P&ID case won’t impact your trial in Nigeria, UK court tells Adoke

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The UK high court of justice says it believes the claims made against Mohammed Bello Adoke in the commercial case between Nigeria and P&ID Ltd will not impact on his trial in Nigeria.

The former attorney-general of the federation (AGF) had argued that claims made by Abubakar Malami in his witness statement were calculated to interfere with ongoing criminal proceedings against him in Nigeria

The court also said Adoke’s application to redact the claims made against him by Malami, who succeeded him as AGF, was filed out of time.

It further said since Adoke was not a party to the suit between Nigeria and P&ID Ltd, his application has no locus.

Adoke, who was Nigeria’s AGF from 2010 to 2015, had filed the application on August 13, 2020 asking the court to redact “false, defamatory, scandalous, and malicious statements” made by Malami against him.

Malami had described Adoke as corrupt, saying he was “heavily implicated in the OPL 245 case”, suggesting that he colluded with the lawyer to make the country lose the P&ID arbitration.

Adoke said Malami was aware at the time he made the statements that they were false as he had advised President Muhammadu Buhari that he had not done anything wrong in the OPL 245 matter.

He said Malami had, in the same witness statement, admitted that “Adoke refused a gift of money from the lawyer that he had appointed to conduct the arbitration. Yet, instead of lauding him, you accused him of being corrupt”.

Malami, however, said Adoke’s demand for an apology was misconceived.

Making his ruling on Thursday, David Andrew Foxton, the judge, said Adoke did not show that he had the standing to bring this application.

“Mr. Adoke is not a party to the proceedings, and prior to issuing his application on 13 August 2020, had taken no part in the proceedings. It is not necessary to decide whether a non-party can ever bring an application to seek to redact the evidence adduced by one party to proceedings on the basis that it is said to be false, although on any view this would be a wholly exceptional course,” he said in the ruling seen by TheCable.

Foxton also said the application is “too late”.

He ruled: “The Challenged Paragraphs were referred to and relied upon in proceedings which took place in open court, namely the hearing before Sir Ross Cranston on 13 and 14 July 2020. In those circumstances, I am satisfied that it is too late now to seek to redact evidence which has already been deployed at a public hearing.

“Further, I note that the witness statements to which objection were taken were filed on 5 December 2019 and 6 March 2020 respectively. Mr Adoke has not explained when and how he became aware of the contents of the statements, and why his application in relation to the Challenged Paragraphs was not brought until 13 August 2020.”

On Adoke’s claims that Malami’s assertions can prejudice the money laundering trial he is undergoing in Nigeria, the judge said the case in London was a commercial case which has no impact of criminal proceedings.

“The Nigerian Court will no doubt decide the case on the evidence which it hears, and not on the basis of the evidence and allegations advanced by FRN (Federal Republic of Nigeria) in arbitration-related proceedings to which Mr Adoke is not a party in the Commercial Court in England,” he ruled.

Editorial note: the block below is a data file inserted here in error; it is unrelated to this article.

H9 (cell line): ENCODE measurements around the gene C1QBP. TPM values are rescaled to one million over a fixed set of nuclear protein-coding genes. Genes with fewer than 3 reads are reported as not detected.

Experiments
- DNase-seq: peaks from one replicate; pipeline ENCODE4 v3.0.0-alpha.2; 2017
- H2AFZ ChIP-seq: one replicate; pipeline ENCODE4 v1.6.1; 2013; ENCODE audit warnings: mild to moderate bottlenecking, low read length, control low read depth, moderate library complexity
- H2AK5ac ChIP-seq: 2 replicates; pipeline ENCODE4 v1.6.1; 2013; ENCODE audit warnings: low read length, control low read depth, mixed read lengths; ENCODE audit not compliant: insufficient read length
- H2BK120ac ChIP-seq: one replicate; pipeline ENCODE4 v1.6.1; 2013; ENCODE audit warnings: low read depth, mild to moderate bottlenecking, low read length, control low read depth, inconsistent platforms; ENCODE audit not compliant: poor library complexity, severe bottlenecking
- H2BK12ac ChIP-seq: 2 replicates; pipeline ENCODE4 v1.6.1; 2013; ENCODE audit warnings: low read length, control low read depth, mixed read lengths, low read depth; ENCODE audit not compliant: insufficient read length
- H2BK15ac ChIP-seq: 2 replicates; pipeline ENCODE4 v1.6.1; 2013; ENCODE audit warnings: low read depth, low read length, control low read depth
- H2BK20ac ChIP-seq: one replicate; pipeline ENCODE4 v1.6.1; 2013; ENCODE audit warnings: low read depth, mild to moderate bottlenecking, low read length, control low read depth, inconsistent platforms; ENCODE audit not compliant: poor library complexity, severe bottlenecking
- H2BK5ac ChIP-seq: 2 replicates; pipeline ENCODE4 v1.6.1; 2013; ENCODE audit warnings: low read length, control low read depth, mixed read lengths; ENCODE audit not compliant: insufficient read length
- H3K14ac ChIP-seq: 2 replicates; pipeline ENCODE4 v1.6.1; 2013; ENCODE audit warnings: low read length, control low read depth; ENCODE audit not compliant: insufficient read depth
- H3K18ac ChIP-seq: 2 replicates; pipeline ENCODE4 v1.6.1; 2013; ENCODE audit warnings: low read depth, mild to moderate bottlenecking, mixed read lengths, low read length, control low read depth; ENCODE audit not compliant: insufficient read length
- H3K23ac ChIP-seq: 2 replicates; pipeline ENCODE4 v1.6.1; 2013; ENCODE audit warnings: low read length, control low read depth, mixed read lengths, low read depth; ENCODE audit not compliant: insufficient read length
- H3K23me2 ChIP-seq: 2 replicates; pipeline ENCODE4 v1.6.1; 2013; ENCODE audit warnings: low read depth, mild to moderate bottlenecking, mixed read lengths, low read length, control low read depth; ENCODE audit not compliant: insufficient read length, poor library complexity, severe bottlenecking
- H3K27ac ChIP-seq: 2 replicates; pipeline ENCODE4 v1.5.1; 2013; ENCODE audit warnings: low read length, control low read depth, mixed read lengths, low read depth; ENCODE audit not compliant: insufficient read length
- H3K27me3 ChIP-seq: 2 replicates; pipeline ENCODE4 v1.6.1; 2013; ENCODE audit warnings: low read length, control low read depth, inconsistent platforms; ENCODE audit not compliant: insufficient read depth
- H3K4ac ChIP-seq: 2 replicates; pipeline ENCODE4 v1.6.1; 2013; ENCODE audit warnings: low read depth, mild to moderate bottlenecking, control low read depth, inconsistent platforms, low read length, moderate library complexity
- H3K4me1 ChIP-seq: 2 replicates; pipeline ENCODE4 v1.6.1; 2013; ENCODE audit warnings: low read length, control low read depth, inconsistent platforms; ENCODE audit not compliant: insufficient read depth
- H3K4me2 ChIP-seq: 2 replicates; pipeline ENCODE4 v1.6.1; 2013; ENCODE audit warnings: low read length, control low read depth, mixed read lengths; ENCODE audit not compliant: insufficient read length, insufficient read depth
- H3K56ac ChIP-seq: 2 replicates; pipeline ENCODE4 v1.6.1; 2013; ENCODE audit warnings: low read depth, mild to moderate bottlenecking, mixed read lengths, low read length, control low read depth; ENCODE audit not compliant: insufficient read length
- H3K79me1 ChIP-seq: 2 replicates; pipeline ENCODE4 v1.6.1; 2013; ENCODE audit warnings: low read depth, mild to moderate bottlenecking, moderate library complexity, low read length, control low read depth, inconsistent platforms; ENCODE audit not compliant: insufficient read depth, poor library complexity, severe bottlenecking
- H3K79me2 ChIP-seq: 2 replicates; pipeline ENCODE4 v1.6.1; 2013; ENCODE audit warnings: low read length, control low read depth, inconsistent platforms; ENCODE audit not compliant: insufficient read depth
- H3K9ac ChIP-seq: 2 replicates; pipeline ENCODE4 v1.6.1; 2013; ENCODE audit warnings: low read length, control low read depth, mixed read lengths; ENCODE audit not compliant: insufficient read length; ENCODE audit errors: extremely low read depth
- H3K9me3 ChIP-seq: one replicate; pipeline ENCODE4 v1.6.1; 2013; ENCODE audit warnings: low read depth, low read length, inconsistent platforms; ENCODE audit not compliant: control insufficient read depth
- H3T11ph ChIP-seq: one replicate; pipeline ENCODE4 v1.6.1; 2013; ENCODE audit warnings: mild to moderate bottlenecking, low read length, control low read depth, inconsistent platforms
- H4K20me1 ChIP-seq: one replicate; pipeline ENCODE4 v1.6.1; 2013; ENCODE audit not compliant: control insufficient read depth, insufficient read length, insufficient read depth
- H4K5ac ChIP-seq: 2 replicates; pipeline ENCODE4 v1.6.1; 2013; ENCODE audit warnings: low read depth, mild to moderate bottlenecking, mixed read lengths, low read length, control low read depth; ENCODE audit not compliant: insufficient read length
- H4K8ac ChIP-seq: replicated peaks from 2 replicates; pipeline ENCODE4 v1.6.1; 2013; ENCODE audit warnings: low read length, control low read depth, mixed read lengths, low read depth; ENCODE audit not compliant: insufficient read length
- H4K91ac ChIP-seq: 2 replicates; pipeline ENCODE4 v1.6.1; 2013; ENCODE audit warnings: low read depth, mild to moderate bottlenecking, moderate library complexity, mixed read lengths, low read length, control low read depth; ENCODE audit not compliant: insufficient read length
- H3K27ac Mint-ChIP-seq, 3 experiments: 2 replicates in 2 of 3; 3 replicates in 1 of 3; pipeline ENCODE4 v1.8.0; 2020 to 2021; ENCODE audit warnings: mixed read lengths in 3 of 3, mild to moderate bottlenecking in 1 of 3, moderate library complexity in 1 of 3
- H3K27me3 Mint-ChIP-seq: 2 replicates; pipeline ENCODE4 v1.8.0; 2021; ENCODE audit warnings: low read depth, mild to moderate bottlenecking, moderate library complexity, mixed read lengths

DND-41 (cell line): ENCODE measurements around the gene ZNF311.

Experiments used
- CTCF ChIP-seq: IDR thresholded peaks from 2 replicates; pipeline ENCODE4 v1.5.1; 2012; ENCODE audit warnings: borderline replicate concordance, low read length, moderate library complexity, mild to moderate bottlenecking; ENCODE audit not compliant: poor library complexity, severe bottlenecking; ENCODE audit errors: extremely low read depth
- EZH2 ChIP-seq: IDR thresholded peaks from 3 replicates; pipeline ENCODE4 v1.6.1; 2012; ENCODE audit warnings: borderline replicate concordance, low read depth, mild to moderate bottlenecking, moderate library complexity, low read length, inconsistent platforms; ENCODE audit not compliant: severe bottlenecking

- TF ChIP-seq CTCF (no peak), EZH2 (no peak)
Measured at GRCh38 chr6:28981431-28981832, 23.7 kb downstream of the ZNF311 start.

“As I have stated, the hearing before Sir Ross Cranston is not one in which any findings of fact as to Mr Adoke’s conduct would fall to be made on a final basis. But even if it were otherwise, I should note that I have seen nothing to suggest that such findings would have any evidential status in the Nigerian criminal proceedings, any more than findings in other proceedings would have had evidential status in the proceedings here between FRN and P&ID.

“In the present case, the criminal trial in Nigeria will provide Mr Adoke with the appropriate forum to defend the legality of his conduct.

“Finally, to the extent that Mr Adoke’s application is advanced on the basis that the Court should conclude that the allegations made in the Challenged Paragraphs are false, the Court is simply not in a position to reach any view in the context of an application such as the present of the truth or otherwise of any allegations which may have been made against Mr Adoke. That very difficulty illustrates the wholly unprecedented nature of the relief which Mr Adoke seeks, which, if the Court was required to entertain an application of this kind, could involve the Court in wide-ranging satellite litigation with non-parties who object to the evidence of one of the parties to court proceedings.”

He further said the P&ID case before Cranston cannot be used against Adoke.

“Mr Adoke’s submissions appear to be more concerned with the possibility that the Court may at some future hearing make findings on the balance of probabilities as to his conduct. The hearing before Sir Ross Cranston is not such a hearing,” he said.

“The issue of how the Court should proceed when one of the parties to litigation invites it to make findings of criminal conduct on behalf of a non-party is not an unfamiliar one, albeit not one which, so far as I am aware, has arisen in the context of applications under the Arbitration Act 1996 where special considerations may apply.

“I should make it clear that if FRN succeeds in its application before Sir Ross Cranston for an extension of time, nothing in this ruling is intended to tie the hands of any judge conducting a hearing at which it was or might be necessary for findings to be made in relation to Mr Adoke as to how best to proceed.”

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